Electorally speaking, QS has little to gain from a pact with Option Nationale. ON is little more than a personal platform for Aussant and will be lucky to win more than one or two percent of the popular vote on September 4.
But by forming an alliance with ON, Québec Solidaire is sending a clear signal to the Parti Québécois that its recent call for a coalition of “sovereignist” (pro-Quebec independence) parties was meant in earnest.
In June, QS issued a proposal for a sovereignist electoral alliance that was to consist of it, the Parti Québécois, Option Nationale and several MNAs (Members of the National Assembly) who had quit the PQ in June 2011 to sit as independents.
While QS makes various criticisms of the PQ, it insists on distinguishing the PQ, the Quebec’s elite’s alternate party of government for the past four decades, from the “federalist right” or "neoliberal right,”—whom it qualifies as Charest’s Liberals and the Coalition Avenir Québec (CAQ), a newly-minted big business party led by the millionaire businessman and ex-PQ cabinet minister François Legault.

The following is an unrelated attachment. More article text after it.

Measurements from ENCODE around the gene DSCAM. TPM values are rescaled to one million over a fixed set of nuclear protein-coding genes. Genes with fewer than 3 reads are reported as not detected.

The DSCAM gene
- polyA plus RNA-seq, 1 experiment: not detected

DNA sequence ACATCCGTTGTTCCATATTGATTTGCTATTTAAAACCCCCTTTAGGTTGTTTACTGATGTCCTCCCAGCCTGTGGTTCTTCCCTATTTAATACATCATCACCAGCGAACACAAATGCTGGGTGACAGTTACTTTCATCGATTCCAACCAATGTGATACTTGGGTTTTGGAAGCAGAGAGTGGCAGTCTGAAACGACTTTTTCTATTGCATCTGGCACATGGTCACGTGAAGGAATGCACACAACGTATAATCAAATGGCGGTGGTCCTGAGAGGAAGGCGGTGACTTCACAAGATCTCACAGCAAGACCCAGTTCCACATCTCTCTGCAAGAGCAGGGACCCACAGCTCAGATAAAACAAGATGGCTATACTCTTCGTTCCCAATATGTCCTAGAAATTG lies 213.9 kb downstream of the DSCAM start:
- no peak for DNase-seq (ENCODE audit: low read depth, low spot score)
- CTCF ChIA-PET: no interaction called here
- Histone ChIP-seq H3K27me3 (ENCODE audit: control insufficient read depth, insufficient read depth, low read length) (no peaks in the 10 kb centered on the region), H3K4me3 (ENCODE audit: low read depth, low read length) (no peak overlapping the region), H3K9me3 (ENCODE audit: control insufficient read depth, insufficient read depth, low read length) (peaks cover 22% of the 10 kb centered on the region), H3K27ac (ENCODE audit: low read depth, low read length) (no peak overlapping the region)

According to the QS and much of the pseudo-radical left that is in its orbit, the priority must be to defeat the federalist Liberals and this necessitates allying with the purported “lesser-evil,” the PQ—a party which carried out the greatest social spending cuts in Quebec history when it last held office.
To date the PQ has refused such overtures because it calculates any association with the “radical” QS will undermine its efforts to convince the bourgeoisie that the PQ is the best instrument for imposing capitalist austerity.
Nonetheless, the QS’s courting of the PQ provides the latter with a significant political boost. It helps refurbish the PQ’s threadbare “left” credentials, making it better able to politically and electorally exploit the opposition among working people to the Liberal government’s austerity program of social spending cuts and university tuition fee, electricity rate, and regressive tax hikes
The timing of QS’s attempt to contract an electoral alliance with the PQ is particularly significant, coming as it does after the PQ has been buffeted by crisis and the entire political establishment has been shaken by the student strike and the popular opposition to the Liberals’ attempt to break the strike through their draconian Bill 78.
The PQ has been in severe crisis for most of the past decade, as attested by its loss of Official Opposition status in the 2007-8 minority National Assembly and the monumental defeat suffered by its sister party, the Bloc Québécois (BQ), in the 2011 federal election. Despite the unpopularity of the Charest government during most of the nine years it has held office, the PQ has been unable to benefit electorally.